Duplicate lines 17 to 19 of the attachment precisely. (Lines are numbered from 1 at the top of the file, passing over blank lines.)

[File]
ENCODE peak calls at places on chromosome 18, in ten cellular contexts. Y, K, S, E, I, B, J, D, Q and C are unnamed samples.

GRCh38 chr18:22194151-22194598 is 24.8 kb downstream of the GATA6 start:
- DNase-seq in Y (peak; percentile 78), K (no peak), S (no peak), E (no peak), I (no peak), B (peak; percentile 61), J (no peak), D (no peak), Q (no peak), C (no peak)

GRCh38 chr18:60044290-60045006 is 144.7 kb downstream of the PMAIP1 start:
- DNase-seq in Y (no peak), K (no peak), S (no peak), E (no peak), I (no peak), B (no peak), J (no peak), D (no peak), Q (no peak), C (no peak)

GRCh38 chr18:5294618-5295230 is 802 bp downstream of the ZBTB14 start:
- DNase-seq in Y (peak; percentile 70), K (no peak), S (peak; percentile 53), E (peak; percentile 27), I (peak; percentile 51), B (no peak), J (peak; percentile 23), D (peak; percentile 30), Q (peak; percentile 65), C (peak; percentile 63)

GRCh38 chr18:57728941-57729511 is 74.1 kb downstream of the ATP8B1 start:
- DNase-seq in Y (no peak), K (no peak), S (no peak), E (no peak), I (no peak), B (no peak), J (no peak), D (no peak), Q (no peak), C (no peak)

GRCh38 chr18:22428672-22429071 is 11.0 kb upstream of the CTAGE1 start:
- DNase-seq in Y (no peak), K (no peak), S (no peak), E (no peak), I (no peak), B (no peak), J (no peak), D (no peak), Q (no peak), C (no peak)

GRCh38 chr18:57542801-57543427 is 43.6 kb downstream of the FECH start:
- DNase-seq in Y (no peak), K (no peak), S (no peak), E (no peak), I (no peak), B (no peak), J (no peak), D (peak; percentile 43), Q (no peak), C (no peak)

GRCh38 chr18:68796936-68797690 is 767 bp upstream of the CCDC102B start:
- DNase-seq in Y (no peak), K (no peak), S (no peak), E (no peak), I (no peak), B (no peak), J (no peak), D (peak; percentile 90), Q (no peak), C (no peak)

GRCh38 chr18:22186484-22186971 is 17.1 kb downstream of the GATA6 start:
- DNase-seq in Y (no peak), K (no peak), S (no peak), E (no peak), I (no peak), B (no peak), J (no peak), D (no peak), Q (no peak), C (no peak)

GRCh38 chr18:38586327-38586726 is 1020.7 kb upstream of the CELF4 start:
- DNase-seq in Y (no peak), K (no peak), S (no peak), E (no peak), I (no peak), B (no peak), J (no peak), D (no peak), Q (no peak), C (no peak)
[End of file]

- DNase-seq in Y (no peak), K (no peak), S (no peak), E (no peak), I (no peak), B (no peak), J (no peak), D (no peak), Q (no peak), C (no peak)

GRCh38 chr18:38586327-38586726 is 1020.7 kb upstream of the CELF4 start:
- DNase-seq in Y (no peak), K (no peak), S (no peak), E (no peak), I (no peak), B (no peak), J (no peak), D (no peak), Q (no peak), C (no peak)